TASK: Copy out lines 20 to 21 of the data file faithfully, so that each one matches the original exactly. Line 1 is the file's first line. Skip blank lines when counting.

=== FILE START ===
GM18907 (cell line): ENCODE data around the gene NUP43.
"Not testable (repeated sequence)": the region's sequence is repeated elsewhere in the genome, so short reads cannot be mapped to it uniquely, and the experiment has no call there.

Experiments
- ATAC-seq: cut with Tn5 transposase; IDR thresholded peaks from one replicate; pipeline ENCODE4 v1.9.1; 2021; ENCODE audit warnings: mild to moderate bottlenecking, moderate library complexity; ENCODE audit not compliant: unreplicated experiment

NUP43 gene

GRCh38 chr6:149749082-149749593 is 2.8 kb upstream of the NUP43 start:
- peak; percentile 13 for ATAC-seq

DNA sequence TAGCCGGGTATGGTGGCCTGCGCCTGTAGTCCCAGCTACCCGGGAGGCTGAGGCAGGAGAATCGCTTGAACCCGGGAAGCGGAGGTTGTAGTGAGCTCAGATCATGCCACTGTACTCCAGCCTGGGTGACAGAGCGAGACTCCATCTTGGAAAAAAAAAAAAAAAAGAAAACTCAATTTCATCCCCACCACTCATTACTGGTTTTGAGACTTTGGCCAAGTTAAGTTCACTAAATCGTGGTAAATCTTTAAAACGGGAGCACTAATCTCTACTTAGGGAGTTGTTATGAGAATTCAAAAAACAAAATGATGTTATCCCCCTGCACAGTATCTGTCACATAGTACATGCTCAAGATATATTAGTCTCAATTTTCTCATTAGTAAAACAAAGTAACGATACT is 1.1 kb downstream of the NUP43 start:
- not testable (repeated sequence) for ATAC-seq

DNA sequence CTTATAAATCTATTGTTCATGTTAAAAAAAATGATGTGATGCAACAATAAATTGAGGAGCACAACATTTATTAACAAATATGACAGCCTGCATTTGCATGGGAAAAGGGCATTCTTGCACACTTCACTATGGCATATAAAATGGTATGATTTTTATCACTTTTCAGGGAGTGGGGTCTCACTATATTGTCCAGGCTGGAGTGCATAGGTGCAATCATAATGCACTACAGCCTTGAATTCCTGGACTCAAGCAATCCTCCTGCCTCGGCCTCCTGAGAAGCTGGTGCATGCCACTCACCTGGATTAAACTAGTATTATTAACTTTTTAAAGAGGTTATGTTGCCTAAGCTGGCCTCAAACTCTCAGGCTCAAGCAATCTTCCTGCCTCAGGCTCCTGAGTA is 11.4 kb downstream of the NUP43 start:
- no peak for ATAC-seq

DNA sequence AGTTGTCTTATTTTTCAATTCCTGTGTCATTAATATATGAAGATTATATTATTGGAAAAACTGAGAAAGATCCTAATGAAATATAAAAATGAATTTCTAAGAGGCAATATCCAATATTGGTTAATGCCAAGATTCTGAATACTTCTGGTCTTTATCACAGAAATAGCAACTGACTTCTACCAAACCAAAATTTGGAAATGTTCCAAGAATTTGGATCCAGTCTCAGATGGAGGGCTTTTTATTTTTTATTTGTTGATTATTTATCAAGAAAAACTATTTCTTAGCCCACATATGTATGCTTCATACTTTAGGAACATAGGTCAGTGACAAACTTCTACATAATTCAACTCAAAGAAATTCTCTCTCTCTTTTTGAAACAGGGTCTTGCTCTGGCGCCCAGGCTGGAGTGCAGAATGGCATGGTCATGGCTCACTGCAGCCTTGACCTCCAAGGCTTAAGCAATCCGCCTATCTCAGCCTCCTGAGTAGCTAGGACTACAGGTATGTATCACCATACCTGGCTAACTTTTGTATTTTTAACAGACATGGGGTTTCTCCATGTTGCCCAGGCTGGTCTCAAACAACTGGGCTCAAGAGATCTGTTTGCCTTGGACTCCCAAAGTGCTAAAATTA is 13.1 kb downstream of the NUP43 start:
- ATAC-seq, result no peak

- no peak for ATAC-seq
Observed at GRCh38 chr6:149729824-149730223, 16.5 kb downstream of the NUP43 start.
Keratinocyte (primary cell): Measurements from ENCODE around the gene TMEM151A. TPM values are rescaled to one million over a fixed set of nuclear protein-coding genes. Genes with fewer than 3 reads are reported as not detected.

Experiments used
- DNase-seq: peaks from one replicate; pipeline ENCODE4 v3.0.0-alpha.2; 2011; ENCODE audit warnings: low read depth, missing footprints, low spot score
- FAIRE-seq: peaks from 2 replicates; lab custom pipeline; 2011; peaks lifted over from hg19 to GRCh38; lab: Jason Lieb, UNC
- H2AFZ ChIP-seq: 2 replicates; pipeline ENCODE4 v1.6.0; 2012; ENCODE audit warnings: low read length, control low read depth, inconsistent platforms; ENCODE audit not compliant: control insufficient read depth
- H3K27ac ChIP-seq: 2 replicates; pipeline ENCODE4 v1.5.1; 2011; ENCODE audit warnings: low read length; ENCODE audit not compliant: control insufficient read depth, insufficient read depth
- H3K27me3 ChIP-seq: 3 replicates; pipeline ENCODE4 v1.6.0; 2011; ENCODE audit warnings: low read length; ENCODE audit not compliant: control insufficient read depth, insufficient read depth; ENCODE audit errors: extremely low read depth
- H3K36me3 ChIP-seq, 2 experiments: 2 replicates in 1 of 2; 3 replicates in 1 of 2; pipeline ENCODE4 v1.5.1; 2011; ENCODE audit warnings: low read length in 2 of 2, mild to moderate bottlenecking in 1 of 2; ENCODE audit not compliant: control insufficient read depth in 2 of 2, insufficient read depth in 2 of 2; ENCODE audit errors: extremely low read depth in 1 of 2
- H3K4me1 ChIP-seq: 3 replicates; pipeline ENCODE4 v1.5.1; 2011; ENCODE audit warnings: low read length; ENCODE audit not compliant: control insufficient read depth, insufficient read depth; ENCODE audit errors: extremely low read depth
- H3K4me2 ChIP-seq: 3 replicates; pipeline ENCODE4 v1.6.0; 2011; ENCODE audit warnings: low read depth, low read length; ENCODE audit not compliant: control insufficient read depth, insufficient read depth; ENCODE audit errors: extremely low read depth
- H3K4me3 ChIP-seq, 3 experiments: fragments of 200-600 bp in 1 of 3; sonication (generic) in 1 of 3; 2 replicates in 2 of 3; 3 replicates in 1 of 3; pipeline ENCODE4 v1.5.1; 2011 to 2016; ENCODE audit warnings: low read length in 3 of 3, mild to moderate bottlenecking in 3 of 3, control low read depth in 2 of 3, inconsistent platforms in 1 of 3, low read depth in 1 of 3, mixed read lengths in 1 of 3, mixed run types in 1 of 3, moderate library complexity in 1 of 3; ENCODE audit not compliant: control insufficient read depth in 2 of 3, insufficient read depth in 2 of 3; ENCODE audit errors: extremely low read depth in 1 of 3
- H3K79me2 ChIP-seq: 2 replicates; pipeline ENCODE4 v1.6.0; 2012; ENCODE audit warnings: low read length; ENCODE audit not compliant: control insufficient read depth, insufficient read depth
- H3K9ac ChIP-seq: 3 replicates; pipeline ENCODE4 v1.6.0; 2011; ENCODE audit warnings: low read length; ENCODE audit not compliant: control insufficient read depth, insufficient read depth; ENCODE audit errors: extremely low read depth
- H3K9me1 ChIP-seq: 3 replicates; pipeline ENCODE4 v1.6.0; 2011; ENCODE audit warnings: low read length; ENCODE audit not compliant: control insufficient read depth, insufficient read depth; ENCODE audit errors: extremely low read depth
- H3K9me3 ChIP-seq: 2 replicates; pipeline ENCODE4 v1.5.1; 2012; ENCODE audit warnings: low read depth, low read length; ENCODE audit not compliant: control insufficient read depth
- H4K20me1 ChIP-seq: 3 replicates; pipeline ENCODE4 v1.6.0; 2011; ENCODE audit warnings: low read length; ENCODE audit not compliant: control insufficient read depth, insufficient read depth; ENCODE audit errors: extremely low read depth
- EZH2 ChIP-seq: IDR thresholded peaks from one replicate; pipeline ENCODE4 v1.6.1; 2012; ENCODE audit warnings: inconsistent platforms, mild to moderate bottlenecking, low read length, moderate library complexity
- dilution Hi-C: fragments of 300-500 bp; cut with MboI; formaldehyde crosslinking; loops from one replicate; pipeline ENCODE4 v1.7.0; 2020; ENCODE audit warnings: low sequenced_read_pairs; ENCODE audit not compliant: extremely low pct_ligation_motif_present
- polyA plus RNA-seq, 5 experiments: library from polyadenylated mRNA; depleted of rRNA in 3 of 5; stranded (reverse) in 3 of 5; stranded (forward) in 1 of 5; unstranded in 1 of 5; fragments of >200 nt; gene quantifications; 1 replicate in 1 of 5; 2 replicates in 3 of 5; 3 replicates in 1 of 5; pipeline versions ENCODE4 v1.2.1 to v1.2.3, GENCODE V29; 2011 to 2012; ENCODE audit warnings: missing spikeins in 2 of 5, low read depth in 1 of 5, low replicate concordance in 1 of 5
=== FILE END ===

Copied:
- H2AFZ ChIP-seq: 2 replicates; pipeline ENCODE4 v1.6.0; 2012; ENCODE audit warnings: low read length, control low read depth, inconsistent platforms; ENCODE audit not compliant: control insufficient read depth
- H3K27ac ChIP-seq: 2 replicates; pipeline ENCODE4 v1.5.1; 2011; ENCODE audit warnings: low read length; ENCODE audit not compliant: control insufficient read depth, insufficient read depth